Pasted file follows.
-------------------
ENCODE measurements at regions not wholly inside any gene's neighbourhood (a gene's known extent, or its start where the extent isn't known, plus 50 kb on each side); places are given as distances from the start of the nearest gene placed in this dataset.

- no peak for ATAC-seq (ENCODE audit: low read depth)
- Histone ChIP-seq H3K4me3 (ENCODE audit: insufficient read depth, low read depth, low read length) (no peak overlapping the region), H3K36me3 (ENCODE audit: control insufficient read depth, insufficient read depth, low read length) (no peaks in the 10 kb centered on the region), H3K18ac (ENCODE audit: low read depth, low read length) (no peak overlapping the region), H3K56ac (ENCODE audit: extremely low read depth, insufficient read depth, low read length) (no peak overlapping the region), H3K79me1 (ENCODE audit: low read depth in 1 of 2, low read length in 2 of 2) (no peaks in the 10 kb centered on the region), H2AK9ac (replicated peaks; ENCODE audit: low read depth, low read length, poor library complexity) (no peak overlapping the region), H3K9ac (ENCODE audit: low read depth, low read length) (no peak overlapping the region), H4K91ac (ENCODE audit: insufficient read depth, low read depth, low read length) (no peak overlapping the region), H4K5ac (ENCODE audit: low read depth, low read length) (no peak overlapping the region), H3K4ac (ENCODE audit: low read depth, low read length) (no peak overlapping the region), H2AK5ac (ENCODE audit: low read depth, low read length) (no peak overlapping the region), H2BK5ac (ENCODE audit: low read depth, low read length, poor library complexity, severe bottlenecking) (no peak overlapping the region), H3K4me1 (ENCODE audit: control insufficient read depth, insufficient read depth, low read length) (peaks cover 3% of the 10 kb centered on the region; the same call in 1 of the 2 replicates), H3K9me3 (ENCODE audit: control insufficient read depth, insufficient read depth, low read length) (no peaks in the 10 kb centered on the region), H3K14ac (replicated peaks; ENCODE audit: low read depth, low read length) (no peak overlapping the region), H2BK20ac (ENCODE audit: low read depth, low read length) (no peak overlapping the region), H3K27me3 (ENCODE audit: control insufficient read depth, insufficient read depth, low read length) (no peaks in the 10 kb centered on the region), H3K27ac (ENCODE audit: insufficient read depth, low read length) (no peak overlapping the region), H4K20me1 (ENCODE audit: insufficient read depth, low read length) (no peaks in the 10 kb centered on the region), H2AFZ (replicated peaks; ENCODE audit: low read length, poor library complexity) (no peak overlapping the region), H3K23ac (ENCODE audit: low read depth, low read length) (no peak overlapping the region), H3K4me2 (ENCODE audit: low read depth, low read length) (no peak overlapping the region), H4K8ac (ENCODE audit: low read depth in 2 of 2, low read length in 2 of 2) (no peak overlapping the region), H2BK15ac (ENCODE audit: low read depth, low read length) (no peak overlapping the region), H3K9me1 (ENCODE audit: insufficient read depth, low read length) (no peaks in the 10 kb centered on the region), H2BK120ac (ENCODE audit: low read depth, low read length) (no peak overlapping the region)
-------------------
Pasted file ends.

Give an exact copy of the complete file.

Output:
ENCODE measurements at regions not wholly inside any gene's neighbourhood (a gene's known extent, or its start where the extent isn't known, plus 50 kb on each side); places are given as distances from the start of the nearest gene placed in this dataset.

- no peak for ATAC-seq (ENCODE audit: low read depth)
- Histone ChIP-seq H3K4me3 (ENCODE audit: insufficient read depth, low read depth, low read length) (no peak overlapping the region), H3K36me3 (ENCODE audit: control insufficient read depth, insufficient read depth, low read length) (no peaks in the 10 kb centered on the region), H3K18ac (ENCODE audit: low read depth, low read length) (no peak overlapping the region), H3K56ac (ENCODE audit: extremely low read depth, insufficient read depth, low read length) (no peak overlapping the region), H3K79me1 (ENCODE audit: low read depth in 1 of 2, low read length in 2 of 2) (no peaks in the 10 kb centered on the region), H2AK9ac (replicated peaks; ENCODE audit: low read depth, low read length, poor library complexity) (no peak overlapping the region), H3K9ac (ENCODE audit: low read depth, low read length) (no peak overlapping the region), H4K91ac (ENCODE audit: insufficient read depth, low read depth, low read length) (no peak overlapping the region), H4K5ac (ENCODE audit: low read depth, low read length) (no peak overlapping the region), H3K4ac (ENCODE audit: low read depth, low read length) (no peak overlapping the region), H2AK5ac (ENCODE audit: low read depth, low read length) (no peak overlapping the region), H2BK5ac (ENCODE audit: low read depth, low read length, poor library complexity, severe bottlenecking) (no peak overlapping the region), H3K4me1 (ENCODE audit: control insufficient read depth, insufficient read depth, low read length) (peaks cover 3% of the 10 kb centered on the region; the same call in 1 of the 2 replicates), H3K9me3 (ENCODE audit: control insufficient read depth, insufficient read depth, low read length) (no peaks in the 10 kb centered on the region), H3K14ac (replicated peaks; ENCODE audit: low read depth, low read length) (no peak overlapping the region), H2BK20ac (ENCODE audit: low read depth, low read length) (no peak overlapping the region), H3K27me3 (ENCODE audit: control insufficient read depth, insufficient read depth, low read length) (no peaks in the 10 kb centered on the region), H3K27ac (ENCODE audit: insufficient read depth, low read length) (no peak overlapping the region), H4K20me1 (ENCODE audit: insufficient read depth, low read length) (no peaks in the 10 kb centered on the region), H2AFZ (replicated peaks; ENCODE audit: low read length, poor library complexity) (no peak overlapping the region), H3K23ac (ENCODE audit: low read depth, low read length) (no peak overlapping the region), H3K4me2 (ENCODE audit: low read depth, low read length) (no peak overlapping the region), H4K8ac (ENCODE audit: low read depth in 2 of 2, low read length in 2 of 2) (no peak overlapping the region), H2BK15ac (ENCODE audit: low read depth, low read length) (no peak overlapping the region), H3K9me1 (ENCODE audit: insufficient read depth, low read length) (no peaks in the 10 kb centered on the region), H2BK120ac (ENCODE audit: low read depth, low read length) (no peak overlapping the region)